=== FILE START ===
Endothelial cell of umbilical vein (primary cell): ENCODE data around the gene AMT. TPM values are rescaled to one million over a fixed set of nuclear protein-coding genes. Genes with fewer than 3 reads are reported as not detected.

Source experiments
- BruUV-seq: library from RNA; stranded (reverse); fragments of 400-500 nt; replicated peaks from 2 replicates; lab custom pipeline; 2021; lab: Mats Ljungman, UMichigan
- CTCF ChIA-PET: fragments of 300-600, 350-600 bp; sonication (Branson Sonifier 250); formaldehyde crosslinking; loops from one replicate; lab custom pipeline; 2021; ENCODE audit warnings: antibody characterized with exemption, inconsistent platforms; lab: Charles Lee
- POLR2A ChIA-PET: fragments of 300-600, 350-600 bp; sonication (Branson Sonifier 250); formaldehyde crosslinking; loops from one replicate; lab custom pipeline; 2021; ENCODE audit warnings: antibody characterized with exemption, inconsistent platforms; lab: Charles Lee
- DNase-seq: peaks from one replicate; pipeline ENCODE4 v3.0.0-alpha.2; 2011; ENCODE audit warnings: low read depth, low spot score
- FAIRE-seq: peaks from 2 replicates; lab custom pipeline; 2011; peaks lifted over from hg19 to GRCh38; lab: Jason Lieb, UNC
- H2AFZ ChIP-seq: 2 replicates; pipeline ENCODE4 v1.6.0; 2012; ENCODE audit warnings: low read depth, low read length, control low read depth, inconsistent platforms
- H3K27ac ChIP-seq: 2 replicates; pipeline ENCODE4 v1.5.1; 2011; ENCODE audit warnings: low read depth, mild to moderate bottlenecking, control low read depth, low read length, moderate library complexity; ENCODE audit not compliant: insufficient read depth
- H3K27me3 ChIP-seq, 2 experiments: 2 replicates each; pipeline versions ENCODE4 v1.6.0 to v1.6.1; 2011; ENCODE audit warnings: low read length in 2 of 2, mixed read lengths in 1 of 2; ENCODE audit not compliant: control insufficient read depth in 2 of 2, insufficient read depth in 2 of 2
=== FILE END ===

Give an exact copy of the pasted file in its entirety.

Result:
Endothelial cell of umbilical vein (primary cell): ENCODE data around the gene AMT. TPM values are rescaled to one million over a fixed set of nuclear protein-coding genes. Genes with fewer than 3 reads are reported as not detected.

Source experiments
- BruUV-seq: library from RNA; stranded (reverse); fragments of 400-500 nt; replicated peaks from 2 replicates; lab custom pipeline; 2021; lab: Mats Ljungman, UMichigan
- CTCF ChIA-PET: fragments of 300-600, 350-600 bp; sonication (Branson Sonifier 250); formaldehyde crosslinking; loops from one replicate; lab custom pipeline; 2021; ENCODE audit warnings: antibody characterized with exemption, inconsistent platforms; lab: Charles Lee
- POLR2A ChIA-PET: fragments of 300-600, 350-600 bp; sonication (Branson Sonifier 250); formaldehyde crosslinking; loops from one replicate; lab custom pipeline; 2021; ENCODE audit warnings: antibody characterized with exemption, inconsistent platforms; lab: Charles Lee
- DNase-seq: peaks from one replicate; pipeline ENCODE4 v3.0.0-alpha.2; 2011; ENCODE audit warnings: low read depth, low spot score
- FAIRE-seq: peaks from 2 replicates; lab custom pipeline; 2011; peaks lifted over from hg19 to GRCh38; lab: Jason Lieb, UNC
- H2AFZ ChIP-seq: 2 replicates; pipeline ENCODE4 v1.6.0; 2012; ENCODE audit warnings: low read depth, low read length, control low read depth, inconsistent platforms
- H3K27ac ChIP-seq: 2 replicates; pipeline ENCODE4 v1.5.1; 2011; ENCODE audit warnings: low read depth, mild to moderate bottlenecking, control low read depth, low read length, moderate library complexity; ENCODE audit not compliant: insufficient read depth
- H3K27me3 ChIP-seq, 2 experiments: 2 replicates each; pipeline versions ENCODE4 v1.6.0 to v1.6.1; 2011; ENCODE audit warnings: low read length in 2 of 2, mixed read lengths in 1 of 2; ENCODE audit not compliant: control insufficient read depth in 2 of 2, insufficient read depth in 2 of 2